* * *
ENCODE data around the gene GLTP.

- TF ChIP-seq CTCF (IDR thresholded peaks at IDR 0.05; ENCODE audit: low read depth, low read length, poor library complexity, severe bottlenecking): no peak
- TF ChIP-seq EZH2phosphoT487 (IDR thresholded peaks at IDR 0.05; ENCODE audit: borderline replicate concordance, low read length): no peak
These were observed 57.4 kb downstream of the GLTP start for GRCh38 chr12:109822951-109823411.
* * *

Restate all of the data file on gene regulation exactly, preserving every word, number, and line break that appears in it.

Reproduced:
ENCODE data around the gene GLTP.

- TF ChIP-seq CTCF (IDR thresholded peaks at IDR 0.05; ENCODE audit: low read depth, low read length, poor library complexity, severe bottlenecking): no peak
- TF ChIP-seq EZH2phosphoT487 (IDR thresholded peaks at IDR 0.05; ENCODE audit: borderline replicate concordance, low read length): no peak
These were observed 57.4 kb downstream of the GLTP start for GRCh38 chr12:109822951-109823411.